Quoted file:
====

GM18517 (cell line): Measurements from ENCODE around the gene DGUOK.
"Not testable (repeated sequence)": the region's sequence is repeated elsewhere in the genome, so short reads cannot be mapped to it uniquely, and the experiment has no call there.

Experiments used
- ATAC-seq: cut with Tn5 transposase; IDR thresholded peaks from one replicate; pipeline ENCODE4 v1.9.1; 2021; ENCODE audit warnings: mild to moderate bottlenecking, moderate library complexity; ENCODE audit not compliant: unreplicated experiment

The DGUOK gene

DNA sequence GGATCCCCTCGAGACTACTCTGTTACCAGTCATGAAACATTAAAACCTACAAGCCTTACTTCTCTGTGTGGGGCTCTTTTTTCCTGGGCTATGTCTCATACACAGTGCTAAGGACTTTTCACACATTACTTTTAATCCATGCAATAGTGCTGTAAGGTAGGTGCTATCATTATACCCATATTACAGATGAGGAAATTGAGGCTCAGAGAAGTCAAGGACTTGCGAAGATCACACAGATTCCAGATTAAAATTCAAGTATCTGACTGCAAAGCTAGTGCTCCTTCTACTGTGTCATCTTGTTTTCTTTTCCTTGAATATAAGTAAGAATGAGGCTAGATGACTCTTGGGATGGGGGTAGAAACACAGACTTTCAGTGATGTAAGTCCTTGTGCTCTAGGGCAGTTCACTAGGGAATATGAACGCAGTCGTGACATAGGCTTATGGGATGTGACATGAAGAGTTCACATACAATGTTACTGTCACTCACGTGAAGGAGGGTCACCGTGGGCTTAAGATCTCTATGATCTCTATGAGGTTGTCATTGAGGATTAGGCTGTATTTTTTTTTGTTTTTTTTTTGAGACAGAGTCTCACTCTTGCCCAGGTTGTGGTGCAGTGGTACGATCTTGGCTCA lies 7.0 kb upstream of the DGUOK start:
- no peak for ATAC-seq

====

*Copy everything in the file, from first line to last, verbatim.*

GM18517 (cell line): Measurements from ENCODE around the gene DGUOK.
"Not testable (repeated sequence)": the region's sequence is repeated elsewhere in the genome, so short reads cannot be mapped to it uniquely, and the experiment has no call there.

Experiments used
- ATAC-seq: cut with Tn5 transposase; IDR thresholded peaks from one replicate; pipeline ENCODE4 v1.9.1; 2021; ENCODE audit warnings: mild to moderate bottlenecking, moderate library complexity; ENCODE audit not compliant: unreplicated experiment

The DGUOK gene

DNA sequence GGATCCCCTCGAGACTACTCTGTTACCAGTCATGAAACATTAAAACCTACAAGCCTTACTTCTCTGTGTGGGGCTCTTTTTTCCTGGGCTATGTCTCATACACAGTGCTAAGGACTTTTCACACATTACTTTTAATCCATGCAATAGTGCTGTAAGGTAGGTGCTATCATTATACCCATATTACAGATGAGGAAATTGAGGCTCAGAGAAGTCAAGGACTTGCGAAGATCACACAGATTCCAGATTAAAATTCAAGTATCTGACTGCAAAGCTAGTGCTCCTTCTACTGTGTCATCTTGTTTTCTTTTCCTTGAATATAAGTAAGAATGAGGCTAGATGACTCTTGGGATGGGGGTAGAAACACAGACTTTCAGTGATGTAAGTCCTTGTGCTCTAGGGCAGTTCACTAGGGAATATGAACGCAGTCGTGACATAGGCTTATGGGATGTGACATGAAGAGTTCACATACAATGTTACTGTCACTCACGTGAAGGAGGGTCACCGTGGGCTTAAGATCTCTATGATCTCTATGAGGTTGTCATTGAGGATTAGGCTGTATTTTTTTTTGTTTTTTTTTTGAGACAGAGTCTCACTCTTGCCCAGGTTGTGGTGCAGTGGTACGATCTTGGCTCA lies 7.0 kb upstream of the DGUOK start:
- no peak for ATAC-seq